{{NINE}} You’re moving. Moving can be a very stressful and crazy time in life. If you don’t have the skills to efficiently pack things in an organized way, it can be helpful to hire a professional. This will make packing up your old home easier, and then the unpacking process when you arrive at your new home a more smooth process.

{{TEN}} It’s more fun to purge and organize with someone rather than by yourself! I have had so much fun helping clients organize their spaces. It has been fun to hear their stories and to share my own stories as well. We get to know each other in this process, which is fun!

If you live in the Austin, Texas area and need help with organizing a space in your home, I would love for you to connect with me!

How To Keep Your New Year’s Resolutions

We are just a few weeks into the new year. This is usually the time people begin to drop off on their New Year’s resolutions. It can be challenging to make life-long changes overnight. People often set goals at the new year: to lose weight, to eat healthy, to get organized, to name a few. Often, people use the new year as an incentive to muster up enough willpower to make the changes they want to make. But somewhere mid January or early February, the willpower isn’t enough and slowly the goals that had been set begin to go by the wayside.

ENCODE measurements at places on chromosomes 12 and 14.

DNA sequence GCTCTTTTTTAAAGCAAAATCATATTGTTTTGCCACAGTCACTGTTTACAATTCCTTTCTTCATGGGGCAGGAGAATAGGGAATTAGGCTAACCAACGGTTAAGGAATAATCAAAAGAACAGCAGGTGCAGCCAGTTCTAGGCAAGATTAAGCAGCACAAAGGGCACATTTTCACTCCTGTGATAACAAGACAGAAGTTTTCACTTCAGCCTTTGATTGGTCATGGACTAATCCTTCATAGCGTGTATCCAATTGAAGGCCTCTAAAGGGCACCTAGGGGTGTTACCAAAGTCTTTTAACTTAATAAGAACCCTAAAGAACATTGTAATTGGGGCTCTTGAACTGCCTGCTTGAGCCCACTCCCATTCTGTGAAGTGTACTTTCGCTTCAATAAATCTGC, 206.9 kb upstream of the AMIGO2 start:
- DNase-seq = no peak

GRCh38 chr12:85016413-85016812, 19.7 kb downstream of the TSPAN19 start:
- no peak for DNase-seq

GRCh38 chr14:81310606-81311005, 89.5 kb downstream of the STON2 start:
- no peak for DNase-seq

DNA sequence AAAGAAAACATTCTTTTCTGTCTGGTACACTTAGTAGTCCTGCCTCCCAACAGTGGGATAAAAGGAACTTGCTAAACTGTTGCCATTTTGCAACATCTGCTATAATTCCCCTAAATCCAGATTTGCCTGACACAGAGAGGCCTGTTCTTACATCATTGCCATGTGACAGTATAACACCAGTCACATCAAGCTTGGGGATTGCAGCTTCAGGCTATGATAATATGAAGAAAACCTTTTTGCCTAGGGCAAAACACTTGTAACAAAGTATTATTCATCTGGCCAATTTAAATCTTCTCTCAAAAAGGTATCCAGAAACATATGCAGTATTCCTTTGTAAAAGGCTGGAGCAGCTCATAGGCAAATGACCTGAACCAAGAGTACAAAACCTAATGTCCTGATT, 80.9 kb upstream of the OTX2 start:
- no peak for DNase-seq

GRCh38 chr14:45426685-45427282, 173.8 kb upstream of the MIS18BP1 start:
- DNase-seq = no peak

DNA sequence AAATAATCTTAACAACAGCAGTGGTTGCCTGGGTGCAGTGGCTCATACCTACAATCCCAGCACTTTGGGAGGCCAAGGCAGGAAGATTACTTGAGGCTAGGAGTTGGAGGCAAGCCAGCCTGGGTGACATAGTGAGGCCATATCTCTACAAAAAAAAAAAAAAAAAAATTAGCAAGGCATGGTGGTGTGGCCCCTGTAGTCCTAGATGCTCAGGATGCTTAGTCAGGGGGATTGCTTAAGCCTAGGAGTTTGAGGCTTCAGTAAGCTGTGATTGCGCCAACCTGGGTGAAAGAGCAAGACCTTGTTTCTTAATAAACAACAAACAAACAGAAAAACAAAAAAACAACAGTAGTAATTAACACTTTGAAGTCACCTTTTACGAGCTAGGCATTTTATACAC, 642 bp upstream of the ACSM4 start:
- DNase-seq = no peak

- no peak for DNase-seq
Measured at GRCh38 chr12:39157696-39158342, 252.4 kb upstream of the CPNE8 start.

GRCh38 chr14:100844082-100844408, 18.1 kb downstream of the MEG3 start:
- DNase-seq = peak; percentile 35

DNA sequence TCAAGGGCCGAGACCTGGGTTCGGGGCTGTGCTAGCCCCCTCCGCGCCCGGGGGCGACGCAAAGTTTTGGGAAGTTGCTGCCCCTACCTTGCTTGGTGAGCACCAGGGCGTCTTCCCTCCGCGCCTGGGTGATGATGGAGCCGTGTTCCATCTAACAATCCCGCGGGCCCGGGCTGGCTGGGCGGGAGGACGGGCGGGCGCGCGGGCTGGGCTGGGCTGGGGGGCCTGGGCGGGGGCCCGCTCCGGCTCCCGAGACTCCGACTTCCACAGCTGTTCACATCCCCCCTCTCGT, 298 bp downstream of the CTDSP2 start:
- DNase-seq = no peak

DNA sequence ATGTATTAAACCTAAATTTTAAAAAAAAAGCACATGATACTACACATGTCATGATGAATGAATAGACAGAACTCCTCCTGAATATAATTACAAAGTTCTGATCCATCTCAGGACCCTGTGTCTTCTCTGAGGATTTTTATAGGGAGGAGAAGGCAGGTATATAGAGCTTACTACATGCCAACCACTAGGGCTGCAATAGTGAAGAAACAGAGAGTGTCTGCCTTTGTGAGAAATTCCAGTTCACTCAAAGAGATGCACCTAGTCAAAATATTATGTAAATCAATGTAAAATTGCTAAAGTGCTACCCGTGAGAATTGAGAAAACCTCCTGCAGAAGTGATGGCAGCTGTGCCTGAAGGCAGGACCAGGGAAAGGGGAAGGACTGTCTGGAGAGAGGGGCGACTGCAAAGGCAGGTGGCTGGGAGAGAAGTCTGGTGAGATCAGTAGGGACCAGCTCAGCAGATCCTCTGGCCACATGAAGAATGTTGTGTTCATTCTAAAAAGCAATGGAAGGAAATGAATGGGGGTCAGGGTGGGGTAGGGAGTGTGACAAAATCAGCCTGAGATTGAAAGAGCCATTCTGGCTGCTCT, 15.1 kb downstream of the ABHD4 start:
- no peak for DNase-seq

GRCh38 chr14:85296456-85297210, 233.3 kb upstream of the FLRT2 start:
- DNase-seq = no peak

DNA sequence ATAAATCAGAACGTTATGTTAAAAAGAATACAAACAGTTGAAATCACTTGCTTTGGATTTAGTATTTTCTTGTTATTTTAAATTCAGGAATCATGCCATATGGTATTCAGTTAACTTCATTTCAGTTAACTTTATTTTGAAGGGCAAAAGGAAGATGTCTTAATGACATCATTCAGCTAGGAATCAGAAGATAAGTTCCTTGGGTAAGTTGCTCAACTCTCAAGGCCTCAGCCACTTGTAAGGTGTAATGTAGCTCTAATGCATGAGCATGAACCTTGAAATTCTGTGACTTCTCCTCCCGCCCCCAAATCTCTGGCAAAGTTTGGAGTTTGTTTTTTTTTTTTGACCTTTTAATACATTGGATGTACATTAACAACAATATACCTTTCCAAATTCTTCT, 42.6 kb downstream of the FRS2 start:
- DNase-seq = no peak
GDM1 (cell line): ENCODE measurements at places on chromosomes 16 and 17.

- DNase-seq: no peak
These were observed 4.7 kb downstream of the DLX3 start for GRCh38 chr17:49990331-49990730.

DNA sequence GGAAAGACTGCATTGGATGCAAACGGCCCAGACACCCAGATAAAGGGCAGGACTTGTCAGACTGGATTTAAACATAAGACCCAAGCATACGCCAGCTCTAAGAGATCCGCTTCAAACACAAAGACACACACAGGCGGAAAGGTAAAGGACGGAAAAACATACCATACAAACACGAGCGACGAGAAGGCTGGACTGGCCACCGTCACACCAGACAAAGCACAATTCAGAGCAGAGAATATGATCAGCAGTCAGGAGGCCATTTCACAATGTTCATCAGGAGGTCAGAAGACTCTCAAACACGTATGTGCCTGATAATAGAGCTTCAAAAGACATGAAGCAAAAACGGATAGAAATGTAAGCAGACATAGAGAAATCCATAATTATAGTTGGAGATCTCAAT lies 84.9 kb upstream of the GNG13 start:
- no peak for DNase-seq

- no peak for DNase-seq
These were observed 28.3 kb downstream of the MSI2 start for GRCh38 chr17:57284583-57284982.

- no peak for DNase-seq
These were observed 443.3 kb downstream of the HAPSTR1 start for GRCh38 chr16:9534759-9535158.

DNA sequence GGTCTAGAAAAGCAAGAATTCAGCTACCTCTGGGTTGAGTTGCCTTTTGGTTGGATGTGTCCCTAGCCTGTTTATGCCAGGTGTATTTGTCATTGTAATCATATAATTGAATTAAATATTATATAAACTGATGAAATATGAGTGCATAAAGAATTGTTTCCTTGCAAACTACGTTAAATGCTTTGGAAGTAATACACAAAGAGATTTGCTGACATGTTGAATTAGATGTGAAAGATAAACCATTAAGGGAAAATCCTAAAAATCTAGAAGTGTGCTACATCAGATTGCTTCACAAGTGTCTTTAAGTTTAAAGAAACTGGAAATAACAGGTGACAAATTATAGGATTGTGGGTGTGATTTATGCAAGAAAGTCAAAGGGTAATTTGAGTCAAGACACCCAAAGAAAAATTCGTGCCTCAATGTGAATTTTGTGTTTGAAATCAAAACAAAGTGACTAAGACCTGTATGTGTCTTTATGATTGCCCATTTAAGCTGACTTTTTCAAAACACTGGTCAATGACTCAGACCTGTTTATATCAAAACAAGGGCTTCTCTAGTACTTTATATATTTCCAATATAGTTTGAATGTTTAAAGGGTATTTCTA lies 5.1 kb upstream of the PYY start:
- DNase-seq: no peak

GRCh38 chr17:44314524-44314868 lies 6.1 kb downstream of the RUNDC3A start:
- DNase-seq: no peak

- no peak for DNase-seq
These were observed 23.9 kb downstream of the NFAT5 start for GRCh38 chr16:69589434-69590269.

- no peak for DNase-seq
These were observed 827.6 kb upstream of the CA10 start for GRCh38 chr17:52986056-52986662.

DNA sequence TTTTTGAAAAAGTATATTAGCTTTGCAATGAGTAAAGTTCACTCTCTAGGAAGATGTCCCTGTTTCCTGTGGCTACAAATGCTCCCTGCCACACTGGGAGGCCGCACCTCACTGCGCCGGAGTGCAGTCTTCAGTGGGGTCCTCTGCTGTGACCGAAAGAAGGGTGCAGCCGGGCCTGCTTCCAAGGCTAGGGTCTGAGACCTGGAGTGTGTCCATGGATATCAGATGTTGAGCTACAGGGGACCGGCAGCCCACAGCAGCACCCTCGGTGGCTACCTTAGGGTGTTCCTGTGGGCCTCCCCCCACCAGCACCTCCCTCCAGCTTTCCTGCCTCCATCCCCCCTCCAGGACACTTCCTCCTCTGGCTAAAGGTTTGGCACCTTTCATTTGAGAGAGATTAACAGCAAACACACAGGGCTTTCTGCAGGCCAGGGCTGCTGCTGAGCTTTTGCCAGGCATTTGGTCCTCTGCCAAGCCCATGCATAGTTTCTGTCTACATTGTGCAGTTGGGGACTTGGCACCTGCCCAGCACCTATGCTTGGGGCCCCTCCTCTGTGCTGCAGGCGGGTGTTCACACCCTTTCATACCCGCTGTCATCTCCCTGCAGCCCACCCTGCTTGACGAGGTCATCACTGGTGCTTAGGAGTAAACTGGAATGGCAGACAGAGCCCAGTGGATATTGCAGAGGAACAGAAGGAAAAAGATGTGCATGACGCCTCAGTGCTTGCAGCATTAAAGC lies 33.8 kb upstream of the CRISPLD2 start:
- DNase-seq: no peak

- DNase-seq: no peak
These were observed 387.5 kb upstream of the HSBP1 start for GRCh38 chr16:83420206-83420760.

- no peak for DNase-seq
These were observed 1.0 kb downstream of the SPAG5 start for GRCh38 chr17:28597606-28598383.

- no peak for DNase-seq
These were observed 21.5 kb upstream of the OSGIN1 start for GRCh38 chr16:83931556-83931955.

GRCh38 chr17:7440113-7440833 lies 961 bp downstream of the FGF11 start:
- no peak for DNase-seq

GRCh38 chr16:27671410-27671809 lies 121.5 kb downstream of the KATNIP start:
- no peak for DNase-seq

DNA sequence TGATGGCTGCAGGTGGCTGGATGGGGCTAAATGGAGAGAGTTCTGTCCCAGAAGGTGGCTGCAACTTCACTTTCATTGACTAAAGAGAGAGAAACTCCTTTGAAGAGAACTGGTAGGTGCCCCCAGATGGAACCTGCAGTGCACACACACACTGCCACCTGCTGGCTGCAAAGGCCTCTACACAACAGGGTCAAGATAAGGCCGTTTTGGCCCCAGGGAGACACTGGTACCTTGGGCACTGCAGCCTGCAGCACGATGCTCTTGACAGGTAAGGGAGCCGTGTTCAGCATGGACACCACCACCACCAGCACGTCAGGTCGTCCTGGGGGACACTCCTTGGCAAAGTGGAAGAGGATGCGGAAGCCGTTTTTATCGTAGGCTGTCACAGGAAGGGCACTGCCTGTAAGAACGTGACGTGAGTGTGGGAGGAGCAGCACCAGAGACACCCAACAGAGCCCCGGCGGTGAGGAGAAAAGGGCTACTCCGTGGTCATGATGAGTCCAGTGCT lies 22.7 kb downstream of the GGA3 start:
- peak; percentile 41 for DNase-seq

To make lasting changes, I propose that instead of setting goals or making resolutions, you should focus on your habits. When we practice small, repetitive actions day in and day out, this can more effectively lead us to our goals. Don’t get me wrong, I’m not against goal setting or making resolutions. That process is fun and exciting because we get to imagine and dream what life could be like. Resolutions are future oriented – making it easier for us to come up with lofty goals, because it is our future self that will have to have the follow through! One of my favorite sayings from the tv show, How I Met Your Mother, that I like to use when I’m procrastinating is “I’ll let future Joy worry about that.” And that’s exactly what we are doing – creating perhaps unattainable goals, and hoping our future selves will have follow through. This is often why year after year nothing actually changes.

I would like to share with you 6 things you can do in order to actually attain your goals.

{ONE} Put it on your to-do list. Habits happen by making something a part of your routine. Whatever you want to achieve, put it on your to-do list and then don’t make excuses and just do it! You want to exercise three times a week? Schedule it in. You want to spend more time with friends? Plan a standing weekly or monthly get together and have it on your calendar. You want to drink more water? Put timers on your phone to remind you to fill up. Want to get organized? Put it on your calendar each week to spend time purging and organizing a space in your home. Over time, these practices just become part of who you are.